Constitutive versus induced defense

Plants usually produce a certain quantity of a chemical defense, a sort of background amount. This is called a constitutive defense. After a plant is attacked, however, the amount of these chemicals usually increases. In other cases, entirely new compounds are produced after an attack. Such a reaction, known as an induced defense to herbivore attack, can be thought of as a parallel to the immune system in animals.

According to Karban and Myers (1989), any change in a plant following herbivory can be thought of as an induced response. Such changes include not only allelochemical induction (Baldwin 1994), but also increases in physical defenses such as thorn length (Young 1987), spine density, production of trichomes, emission of volatiles that attract predators and parasites, reduction in plant nutritional quality for herbivores, and even increases in extrafloral nectar in plants protected by ants (Agrawal 2000). Induced defenses are not limited to plants. Phytoplankton, rotifers, ciliated protozoans, cladocerans, and even carp (Cyprinus carpio) are known to respond morphologically or behaviorally to the presence of herbivores or predators (Tollrian and Harvell 1999). Even marine bryozoans have been shown to have inducible physical defenses. Bryozoans produced spines, which were effective in reducing mortality, after being attacked by nudibranchs (Harvell 1984).

To qualify as an induced defense (or induced resistance), the response must result in a decrease in herbivore or predatory damage, and an increase in fitness must be demonstrated as compared to non-induced controls (Karban and Baldwin 1997). Harvell and Tollrian (1999) identified the following as conditions necessary for the evolution of an inducible defense: (i) the selective pressures should be variable and unpredictable, but sometimes strong; if the inducing species is constant, then permanent, constitutive defenses should be present; (ii) a reliable cue is necessary to activate the defense; (iii) the defense must be effective; (iv) the inducible defense must save energy as compared to a constitutive defense or no defense at all.

The basic hypothesis is that while defenses increase plant fitness when herbivores are present, the energy invested in such defenses results in lowered plant fitness when herbivores are absent (Agrawal et al. 1999). Inducible defenses allow an organism to invest in defense when necessary, but avoid costly allocations to defense when the herbivore or predator is absent.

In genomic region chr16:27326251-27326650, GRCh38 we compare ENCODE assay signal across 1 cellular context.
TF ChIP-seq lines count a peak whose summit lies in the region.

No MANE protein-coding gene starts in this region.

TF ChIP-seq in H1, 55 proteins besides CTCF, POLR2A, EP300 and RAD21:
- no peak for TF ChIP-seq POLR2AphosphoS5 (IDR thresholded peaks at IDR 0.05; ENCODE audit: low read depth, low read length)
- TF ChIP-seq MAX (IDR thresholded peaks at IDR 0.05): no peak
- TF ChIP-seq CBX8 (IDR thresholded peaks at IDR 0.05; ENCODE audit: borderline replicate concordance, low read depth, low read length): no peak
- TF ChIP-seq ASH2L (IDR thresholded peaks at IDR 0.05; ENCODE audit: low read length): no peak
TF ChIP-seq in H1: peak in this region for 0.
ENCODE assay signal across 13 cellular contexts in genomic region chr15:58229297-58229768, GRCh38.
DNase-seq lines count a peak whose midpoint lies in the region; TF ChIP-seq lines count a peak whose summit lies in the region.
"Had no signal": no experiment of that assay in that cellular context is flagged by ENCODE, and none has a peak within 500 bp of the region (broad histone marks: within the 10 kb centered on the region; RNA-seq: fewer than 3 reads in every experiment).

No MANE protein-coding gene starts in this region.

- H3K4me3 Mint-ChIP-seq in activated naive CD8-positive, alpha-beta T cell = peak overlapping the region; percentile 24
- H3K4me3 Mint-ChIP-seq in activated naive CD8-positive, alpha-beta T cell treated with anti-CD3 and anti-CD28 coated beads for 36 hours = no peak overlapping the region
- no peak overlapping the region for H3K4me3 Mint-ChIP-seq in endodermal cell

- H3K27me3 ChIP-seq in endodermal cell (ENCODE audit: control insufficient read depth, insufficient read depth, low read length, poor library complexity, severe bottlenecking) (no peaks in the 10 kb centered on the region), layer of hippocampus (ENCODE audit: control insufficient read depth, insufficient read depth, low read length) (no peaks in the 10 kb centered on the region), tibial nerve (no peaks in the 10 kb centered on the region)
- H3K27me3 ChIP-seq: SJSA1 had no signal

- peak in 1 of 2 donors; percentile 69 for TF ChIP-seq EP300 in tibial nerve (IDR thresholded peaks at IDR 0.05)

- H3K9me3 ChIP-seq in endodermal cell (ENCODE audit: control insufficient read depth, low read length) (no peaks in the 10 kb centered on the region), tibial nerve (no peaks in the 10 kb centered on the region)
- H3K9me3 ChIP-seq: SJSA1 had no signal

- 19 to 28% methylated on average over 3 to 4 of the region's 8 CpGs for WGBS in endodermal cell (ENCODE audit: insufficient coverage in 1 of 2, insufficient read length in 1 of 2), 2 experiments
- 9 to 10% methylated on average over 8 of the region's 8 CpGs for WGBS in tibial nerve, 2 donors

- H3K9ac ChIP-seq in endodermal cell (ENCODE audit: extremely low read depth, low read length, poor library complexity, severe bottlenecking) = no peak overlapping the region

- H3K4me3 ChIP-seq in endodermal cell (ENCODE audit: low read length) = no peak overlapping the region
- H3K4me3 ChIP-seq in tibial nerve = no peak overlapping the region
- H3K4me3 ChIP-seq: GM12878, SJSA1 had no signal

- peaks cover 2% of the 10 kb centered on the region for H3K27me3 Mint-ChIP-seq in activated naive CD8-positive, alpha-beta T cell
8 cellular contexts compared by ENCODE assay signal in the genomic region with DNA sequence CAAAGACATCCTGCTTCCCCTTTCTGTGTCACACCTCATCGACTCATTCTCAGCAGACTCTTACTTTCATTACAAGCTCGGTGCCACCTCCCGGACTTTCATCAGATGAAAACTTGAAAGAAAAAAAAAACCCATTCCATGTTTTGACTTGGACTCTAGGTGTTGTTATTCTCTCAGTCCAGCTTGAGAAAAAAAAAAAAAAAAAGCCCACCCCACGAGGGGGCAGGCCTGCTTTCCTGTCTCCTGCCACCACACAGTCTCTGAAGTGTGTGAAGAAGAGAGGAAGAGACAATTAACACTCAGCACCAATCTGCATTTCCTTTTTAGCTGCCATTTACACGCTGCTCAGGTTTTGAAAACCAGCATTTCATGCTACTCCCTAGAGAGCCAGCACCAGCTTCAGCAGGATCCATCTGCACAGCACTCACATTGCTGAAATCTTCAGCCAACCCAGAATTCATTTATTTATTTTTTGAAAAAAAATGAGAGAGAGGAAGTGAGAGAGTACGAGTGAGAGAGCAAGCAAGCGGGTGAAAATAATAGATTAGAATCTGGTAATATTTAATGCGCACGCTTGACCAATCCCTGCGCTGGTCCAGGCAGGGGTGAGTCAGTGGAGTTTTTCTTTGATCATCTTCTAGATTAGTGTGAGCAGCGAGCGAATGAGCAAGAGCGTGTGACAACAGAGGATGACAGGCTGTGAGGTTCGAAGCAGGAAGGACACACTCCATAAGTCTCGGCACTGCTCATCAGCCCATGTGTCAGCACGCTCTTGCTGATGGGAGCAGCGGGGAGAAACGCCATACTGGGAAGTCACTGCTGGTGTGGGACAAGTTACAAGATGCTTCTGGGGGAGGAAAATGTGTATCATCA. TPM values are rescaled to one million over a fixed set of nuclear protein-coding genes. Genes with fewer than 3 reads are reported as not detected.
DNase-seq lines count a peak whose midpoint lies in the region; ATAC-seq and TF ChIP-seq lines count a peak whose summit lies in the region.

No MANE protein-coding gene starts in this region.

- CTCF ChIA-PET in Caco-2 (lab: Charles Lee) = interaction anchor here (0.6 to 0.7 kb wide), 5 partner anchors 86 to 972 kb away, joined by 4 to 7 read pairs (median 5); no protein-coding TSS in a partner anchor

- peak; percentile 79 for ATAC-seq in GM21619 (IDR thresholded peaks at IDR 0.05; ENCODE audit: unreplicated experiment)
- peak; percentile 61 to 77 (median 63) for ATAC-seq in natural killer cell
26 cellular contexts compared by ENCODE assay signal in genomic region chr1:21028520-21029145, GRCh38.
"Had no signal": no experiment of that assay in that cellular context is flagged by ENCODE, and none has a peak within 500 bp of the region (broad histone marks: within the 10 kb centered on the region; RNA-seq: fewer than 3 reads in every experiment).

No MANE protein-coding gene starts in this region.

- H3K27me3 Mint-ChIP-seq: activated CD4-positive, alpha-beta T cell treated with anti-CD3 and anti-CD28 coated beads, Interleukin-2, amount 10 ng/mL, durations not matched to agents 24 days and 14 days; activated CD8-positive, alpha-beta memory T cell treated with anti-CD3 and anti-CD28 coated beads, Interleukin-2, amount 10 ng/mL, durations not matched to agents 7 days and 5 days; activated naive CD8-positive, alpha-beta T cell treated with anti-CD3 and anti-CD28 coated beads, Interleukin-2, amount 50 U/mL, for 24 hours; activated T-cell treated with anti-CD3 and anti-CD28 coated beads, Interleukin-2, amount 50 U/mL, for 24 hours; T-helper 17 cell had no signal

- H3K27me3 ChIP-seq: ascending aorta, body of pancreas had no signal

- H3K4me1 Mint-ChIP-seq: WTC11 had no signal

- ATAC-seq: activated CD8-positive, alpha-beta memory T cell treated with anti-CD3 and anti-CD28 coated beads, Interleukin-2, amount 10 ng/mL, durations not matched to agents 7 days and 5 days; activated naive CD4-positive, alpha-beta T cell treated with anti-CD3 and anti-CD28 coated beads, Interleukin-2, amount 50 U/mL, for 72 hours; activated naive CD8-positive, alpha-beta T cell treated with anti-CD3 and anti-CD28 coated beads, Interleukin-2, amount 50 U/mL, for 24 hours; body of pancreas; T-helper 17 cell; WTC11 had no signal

In the 1980s Schultz and Baldwin (1982) and Rossiter et al. (1986) showed that defoliation by gypsy moth (Lymantria dispar) larvae stimulated oaks to increase the phenolic content of leaves. Rossiter et al. found a significant negative correlation between phenolic content of leaves and the size of female gypsy moth pupae. Assuming reproductive output of a female gypsy moth is positively correlated with size, the induction of a high phenolic content in oak leaves would be expected to eventually cause a decline in gypsy moth populations. However, a complication to this seemingly straightforward picture is the fact that another control agent, the gypsy moth nuclear polyhedrosis virus, is inhibited by high levels of phenolic compounds in oak leaves. Even though leaf phenolics depress gypsy moth reproduction, survivorship is enhanced due to suppression of the virus. The two potential control agents work in opposition to each other, making it increasingly difficult to predict the dynamics of gypsy moth populations (Foster et al. 1992). Furthermore, throughout the 1990s gypsy moth populations declined to very low levels, apparently due to a fungus. The moth populations in the eastern United States increased during the period 2000-02, but did not reached the population levels common in the early 1990s.